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A brief history of the Calgary Cannons

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Remember Danny Tartabull?

Before the Mariners were granted a local Triple-A affiliate, they brought their best, most promising hitters to the chilly confines of Alberta, Canada. Their previous club, the Salt Lake City Gulls, had been ousted from the Pacific Coast League after the 1984 season, only to be picked up by Calgary Expos' owner Russ Parker. Parker had been eying the ailing franchise for several years and struck a deal to acquire the team in 1985, with the proviso that the team would be relocated to Calgary.

After capping a winning season in Salt Lake City, the Gulls traded the fair climate of Derks Field for the cold, wet turf of Foothills Stadium. Along with the changes in ownership and venue, the Gulls were rechristened the Calgary Cannons and played under the logo of an anthropomorphic cannon spitting baseballs into the air.

While the Mariners slogged through a 15-year losing streak in Seattle, their Triple-A representatives found their first year in Canada highly profitable. In their very first contest against the Phoenix Giants, the Cannons delivered a 6-2 finale, including their first home run -- courtesy of one 22-year-old Danny Tartabull. It marked the first of 43 home runs Tartabull would hit in 1985, the highest mark in all of professional baseball at the time.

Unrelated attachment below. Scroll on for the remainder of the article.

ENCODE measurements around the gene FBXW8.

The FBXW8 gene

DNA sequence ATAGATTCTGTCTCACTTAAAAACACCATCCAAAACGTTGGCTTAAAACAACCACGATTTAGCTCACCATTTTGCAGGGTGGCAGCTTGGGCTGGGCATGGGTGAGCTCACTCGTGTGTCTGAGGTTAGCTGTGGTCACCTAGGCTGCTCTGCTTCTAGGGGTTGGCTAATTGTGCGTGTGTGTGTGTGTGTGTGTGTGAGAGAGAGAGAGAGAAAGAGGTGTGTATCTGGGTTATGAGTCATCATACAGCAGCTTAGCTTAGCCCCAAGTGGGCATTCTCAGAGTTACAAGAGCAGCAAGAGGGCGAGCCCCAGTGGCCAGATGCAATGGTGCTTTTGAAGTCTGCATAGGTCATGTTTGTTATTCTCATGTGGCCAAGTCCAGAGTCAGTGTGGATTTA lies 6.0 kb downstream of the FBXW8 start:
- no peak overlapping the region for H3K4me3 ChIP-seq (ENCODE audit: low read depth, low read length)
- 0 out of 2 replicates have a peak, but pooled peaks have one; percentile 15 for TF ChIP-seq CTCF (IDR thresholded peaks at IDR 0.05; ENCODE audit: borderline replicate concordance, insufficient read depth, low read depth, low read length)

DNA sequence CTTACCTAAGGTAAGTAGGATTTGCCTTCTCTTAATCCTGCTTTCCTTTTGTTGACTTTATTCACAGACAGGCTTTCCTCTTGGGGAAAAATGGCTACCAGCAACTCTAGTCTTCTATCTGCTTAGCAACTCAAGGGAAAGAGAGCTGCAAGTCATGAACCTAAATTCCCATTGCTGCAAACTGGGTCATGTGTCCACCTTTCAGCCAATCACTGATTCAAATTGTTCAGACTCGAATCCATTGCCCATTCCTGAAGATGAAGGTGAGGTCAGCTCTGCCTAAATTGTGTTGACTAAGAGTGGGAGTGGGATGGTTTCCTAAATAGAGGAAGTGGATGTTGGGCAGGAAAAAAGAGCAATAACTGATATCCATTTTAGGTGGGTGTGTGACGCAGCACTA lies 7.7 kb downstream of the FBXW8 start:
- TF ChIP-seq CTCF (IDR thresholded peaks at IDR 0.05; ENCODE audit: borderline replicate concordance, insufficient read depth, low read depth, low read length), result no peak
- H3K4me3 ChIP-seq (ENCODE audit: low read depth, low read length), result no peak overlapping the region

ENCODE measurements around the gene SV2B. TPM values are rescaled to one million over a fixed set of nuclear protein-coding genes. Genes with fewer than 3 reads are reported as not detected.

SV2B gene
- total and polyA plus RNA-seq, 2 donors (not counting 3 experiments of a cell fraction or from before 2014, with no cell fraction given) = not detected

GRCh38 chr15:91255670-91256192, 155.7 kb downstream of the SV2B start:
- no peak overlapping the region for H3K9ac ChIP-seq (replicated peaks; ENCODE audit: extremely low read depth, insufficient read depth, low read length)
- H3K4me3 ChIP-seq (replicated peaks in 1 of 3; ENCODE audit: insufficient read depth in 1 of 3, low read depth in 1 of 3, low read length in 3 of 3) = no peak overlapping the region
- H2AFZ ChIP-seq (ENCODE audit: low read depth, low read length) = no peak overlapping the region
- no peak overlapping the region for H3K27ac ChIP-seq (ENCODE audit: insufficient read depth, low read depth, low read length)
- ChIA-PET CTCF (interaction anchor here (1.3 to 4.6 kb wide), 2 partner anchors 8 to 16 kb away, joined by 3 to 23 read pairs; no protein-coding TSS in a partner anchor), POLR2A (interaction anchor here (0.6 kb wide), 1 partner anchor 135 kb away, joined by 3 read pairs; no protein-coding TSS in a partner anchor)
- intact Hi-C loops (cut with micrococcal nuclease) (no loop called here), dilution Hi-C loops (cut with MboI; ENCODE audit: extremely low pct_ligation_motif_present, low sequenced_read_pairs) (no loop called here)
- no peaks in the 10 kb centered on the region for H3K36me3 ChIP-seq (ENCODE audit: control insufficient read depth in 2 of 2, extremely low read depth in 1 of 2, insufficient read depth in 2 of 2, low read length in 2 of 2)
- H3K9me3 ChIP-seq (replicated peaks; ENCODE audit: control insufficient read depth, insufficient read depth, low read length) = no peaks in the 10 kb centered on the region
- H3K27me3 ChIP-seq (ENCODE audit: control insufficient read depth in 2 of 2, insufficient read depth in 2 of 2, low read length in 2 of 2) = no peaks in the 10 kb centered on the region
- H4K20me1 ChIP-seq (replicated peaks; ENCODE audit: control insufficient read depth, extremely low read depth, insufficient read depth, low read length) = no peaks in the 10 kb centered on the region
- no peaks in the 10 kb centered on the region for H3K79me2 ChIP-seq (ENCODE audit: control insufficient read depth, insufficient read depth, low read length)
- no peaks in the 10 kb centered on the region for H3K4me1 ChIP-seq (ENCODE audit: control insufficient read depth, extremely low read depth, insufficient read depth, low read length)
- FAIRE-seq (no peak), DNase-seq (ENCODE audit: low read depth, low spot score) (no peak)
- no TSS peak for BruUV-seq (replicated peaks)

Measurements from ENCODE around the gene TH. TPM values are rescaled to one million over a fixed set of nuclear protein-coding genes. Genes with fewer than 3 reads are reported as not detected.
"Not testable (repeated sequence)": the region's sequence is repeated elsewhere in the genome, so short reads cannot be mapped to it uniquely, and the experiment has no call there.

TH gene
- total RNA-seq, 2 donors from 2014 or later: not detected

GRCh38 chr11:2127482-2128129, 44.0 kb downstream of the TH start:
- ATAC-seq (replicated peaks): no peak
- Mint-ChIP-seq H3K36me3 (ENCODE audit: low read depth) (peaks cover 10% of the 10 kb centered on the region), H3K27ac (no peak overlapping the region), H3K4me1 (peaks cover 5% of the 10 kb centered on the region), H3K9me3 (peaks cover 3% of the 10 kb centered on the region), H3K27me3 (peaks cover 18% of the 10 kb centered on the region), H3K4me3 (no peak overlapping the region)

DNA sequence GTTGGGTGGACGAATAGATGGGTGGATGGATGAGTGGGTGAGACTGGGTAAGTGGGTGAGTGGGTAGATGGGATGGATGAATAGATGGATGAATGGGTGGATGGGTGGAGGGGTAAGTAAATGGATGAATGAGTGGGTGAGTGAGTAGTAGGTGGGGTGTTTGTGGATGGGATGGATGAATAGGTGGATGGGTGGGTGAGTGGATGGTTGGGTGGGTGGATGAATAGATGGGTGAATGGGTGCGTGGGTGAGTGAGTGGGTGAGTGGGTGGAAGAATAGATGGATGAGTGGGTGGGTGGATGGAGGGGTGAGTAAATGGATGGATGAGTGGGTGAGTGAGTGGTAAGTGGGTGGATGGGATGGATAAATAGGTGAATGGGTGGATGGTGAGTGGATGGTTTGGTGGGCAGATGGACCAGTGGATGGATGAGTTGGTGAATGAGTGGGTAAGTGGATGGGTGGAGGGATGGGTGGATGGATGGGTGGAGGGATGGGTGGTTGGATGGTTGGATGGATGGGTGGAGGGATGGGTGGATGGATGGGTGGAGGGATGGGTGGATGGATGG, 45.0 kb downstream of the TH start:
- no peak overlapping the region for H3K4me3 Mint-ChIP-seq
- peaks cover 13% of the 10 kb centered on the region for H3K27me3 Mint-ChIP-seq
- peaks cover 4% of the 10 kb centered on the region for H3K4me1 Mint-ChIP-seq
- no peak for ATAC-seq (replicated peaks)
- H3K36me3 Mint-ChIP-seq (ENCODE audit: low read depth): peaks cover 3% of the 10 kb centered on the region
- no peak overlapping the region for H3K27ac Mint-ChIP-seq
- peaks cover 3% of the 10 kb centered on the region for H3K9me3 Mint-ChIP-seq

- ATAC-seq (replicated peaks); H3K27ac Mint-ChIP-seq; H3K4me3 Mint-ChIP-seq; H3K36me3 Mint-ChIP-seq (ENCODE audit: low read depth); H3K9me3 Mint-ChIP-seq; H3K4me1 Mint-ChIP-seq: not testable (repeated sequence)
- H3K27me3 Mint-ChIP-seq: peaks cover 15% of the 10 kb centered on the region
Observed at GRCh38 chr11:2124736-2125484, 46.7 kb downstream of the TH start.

"It's a hitter's park," Tartabull remarked to the New York Times' Murray Chass, "but you still have to hit the ball to get it out. The guy behind me had, I think, 16 home runs. The park isn't a joke."

Foothills Stadium measured 345 feet in the corners and 400 feet in dead center, considerably roomier than the Kingdome's climate controlled 330 feet in left and right field and 405 feet in center. Before Tartabull had polished off his first Triple-A season, the Mariners yanked him up to the majors. The Cannons, who were pushing for their first league championship, collapsed in his wake, getting swept 3-0 by the Vancouver Canadians in the first round of the playoffs.

Not only did the Cannons crush the home run standings and make the playoffs in their first season, but they also hurled their first no-hitter. On May 31, right-hander Frank Wills took the mound against the Tacoma Tigers. The 26-year-old came armed with a 91 m.p.h. fastball and a Tom Seaver-esque delivery, which he had honed in honor of the Hall of Famer. "You've got a shotgun for an arm," one scout observed early in Wills' career, "but don't know which way to point it." That day, it was aimed squarely at the Tigers. Wills shut down Tacoma for seven innings and was recalled by the Mariners just five days later.

Predictably, the Cannons found it difficult to replicate the success they enjoyed in their first season. In 10 years with the Mariners, they finished above .500 three times and lost in four playoff appearances (until 1998, teams could qualify for the PCL playoffs by claiming a first-half or second-half pennant). One of the most disappointing postseason collapses came in 1991, when the M's chose to recall southpaw Dave Fleming right before his scheduled start in the division series -- a move that shattered any semblance of trust between owner Russ Parker and the Seattle higher-ups.